A report published last month by Verisign on the “Top 10 Trending Keywords in .COM and .NET Registrations in August” placed the words CRYPTO, BIT, BLOCK and CHAIN in the top 10 keywords under .COM registrations with CRYPTO top of the list. All these terms relate to blockchain.
This shows just how blockchain has taken center stage lately and mirrors the increasing number of blockchain-related initiatives and projects globally.
Blockchain is the name of the technology also known as digital distributed ledger technology (DLT) and which can be leveraged for many operations where authentication and certification are crucial. In layman’s terms, a blockchain is a list of individual transactions which is distributed amongst the members of the blockchain in question. All transactions are linked through encrypted code making the list as a whole very robust in terms of integrity and security and thus very difficult to hack or alter. There is not only one blockchain but many blockchains. Blockchains can be private (or permissioned) or public or even hybrid.
Blockchain is a very disruptive technology and what makes it attractive is also what makes it challenging, at least in legal terms. For instance, the fact that blockchain is distributed as opposed to centralised or attached to a particular jurisdiction could raise issues in terms of ascertaining who is responsible in the event of a breach and which law should apply. Similarly, the immutable character (in principle) of blockchain could, for instance, prove to be an issue if an erroneous transaction is added to a blockchain and it could complicate the implementation of specific aspects of privacy laws such as the right to be forgotten.
In spite of the uncertainty around blockchain and its future, it is already at the core of numerous initiatives. Crypto currencies such as the infamous Bitcoin are one example of a concrete use of blockchain. The so-called Initial Coin Offerings (ICOs) are based on blockchain and are essentially a means of raising funds for a new crypto currency or crypto project in exchange for units of existing crypto currencies such as Bitcoin or Ethereum. ICOs have been the subject of much attention in the past few months with the Chinese Central Bank banning them and the US Securities and Exchange Commission (SEC) showing measured support for them and considering that an ICO could in some instances constitute a security (applying the “Howey test”).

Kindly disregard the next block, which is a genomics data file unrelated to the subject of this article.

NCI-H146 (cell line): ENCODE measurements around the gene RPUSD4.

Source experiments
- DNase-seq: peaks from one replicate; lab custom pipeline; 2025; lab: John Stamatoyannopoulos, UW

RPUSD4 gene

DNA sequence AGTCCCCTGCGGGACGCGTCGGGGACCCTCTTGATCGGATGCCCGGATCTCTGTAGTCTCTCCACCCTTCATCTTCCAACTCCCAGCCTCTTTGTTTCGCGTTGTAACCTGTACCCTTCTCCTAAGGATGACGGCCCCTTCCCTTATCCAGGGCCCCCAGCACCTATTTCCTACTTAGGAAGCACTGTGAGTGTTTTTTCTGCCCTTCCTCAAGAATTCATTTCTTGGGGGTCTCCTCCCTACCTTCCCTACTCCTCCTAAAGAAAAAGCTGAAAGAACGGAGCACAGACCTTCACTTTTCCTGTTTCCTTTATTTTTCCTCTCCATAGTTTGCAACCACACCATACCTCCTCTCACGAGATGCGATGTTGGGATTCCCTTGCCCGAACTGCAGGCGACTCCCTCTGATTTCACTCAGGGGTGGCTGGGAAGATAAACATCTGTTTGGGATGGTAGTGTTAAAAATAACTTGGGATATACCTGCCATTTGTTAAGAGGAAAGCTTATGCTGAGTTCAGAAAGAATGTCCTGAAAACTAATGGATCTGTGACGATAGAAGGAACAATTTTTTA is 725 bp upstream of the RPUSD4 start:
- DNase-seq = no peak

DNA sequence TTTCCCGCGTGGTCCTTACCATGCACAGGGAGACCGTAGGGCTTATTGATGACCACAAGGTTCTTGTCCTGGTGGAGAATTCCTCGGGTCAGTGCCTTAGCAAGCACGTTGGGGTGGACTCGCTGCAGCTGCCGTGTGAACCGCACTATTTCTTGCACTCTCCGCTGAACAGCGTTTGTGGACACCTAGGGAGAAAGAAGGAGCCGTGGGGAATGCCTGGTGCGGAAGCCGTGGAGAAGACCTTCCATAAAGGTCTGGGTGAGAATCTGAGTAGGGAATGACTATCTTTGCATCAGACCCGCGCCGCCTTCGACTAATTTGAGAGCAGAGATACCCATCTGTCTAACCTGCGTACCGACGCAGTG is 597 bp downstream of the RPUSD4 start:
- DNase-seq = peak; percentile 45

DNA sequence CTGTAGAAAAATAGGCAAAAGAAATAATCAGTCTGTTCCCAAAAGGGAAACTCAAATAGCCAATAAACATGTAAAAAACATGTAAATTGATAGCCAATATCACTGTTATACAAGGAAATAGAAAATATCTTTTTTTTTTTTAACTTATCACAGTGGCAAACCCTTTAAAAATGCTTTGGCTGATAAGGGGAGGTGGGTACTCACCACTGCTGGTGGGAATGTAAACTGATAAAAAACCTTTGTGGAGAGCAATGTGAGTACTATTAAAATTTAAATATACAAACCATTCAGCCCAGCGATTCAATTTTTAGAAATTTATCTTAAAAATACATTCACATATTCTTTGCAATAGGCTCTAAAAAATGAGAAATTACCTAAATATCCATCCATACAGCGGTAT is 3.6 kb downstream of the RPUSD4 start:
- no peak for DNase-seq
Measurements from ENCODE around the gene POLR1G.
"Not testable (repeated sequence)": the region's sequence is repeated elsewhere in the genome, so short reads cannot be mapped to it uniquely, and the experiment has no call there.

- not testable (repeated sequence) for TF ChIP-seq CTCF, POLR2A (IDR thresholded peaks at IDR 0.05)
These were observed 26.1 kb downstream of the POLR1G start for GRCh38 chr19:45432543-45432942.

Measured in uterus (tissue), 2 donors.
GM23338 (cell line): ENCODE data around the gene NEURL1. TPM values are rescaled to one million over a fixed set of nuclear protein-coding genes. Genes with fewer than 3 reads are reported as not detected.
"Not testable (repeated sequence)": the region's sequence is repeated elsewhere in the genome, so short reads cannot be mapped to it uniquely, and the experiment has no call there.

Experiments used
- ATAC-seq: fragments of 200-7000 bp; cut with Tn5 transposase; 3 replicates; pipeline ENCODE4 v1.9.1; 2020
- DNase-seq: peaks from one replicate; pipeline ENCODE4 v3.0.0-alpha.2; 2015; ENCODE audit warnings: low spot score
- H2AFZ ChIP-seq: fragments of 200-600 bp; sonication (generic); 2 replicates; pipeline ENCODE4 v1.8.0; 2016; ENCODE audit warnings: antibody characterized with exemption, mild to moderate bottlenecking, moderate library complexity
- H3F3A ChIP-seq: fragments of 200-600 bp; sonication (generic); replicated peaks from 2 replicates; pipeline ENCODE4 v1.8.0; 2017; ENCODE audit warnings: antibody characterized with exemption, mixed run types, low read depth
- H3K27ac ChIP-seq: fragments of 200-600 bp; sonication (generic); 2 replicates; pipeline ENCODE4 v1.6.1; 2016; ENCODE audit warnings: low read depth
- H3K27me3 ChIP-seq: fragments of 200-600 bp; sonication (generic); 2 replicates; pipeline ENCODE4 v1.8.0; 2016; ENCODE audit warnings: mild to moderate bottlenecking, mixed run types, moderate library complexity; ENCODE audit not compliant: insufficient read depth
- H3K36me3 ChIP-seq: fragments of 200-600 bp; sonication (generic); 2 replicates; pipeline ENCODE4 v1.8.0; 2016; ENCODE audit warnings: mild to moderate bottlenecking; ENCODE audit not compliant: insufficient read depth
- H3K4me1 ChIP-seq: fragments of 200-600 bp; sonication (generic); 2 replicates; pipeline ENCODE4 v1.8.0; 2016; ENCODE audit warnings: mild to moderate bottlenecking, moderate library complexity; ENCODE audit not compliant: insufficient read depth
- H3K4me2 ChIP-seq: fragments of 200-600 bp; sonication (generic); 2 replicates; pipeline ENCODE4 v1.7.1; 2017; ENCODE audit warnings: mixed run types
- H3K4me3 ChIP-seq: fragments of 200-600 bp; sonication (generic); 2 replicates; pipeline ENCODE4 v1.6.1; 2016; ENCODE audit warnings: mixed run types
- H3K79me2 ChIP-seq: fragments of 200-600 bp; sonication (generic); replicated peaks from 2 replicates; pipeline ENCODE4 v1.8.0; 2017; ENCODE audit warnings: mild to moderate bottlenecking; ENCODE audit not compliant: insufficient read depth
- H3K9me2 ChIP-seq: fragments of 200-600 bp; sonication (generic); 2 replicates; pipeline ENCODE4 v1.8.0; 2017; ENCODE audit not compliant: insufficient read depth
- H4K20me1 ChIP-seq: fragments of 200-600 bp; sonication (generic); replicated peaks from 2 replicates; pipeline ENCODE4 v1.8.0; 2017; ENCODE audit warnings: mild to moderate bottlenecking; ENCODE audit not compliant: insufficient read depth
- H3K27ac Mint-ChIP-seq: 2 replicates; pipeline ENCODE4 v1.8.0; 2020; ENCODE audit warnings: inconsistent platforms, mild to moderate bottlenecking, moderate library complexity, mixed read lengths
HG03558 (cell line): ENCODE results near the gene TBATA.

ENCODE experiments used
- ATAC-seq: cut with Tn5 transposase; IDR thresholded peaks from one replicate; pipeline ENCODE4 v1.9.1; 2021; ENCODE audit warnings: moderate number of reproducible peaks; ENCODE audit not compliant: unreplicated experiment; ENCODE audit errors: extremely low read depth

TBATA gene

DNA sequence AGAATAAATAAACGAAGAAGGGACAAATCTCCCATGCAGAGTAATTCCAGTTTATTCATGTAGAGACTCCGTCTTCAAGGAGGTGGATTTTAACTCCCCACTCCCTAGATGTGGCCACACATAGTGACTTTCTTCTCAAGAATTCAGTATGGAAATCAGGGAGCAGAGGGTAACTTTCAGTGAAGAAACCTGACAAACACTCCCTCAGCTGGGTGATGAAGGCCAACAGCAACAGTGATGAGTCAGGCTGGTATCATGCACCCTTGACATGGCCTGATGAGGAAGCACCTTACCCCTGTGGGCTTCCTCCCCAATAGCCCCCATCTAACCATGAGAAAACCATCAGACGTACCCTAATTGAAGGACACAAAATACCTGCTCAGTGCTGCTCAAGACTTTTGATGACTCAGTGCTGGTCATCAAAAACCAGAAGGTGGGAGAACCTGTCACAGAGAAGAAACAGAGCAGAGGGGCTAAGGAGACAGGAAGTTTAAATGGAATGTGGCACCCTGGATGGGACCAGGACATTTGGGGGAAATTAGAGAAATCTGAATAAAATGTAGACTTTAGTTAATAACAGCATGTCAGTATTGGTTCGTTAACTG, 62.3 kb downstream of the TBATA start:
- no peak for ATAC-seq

Blockchain has been or is being adopted in many countries and for very diverse purposes, from the management of intellectual property rights (including in France where a number of projects are emerging), land registries (including in Sweden), trade finance and letters of credit, post-trade reconciliation and decentralised domain names.
The very recent preeminence of blockchain-related domain name registrations under .COM and .NET goes some way to demonstrate the significant business interest around the technology on a global scale.
Authored by David Taylor and Vincent Denoyelle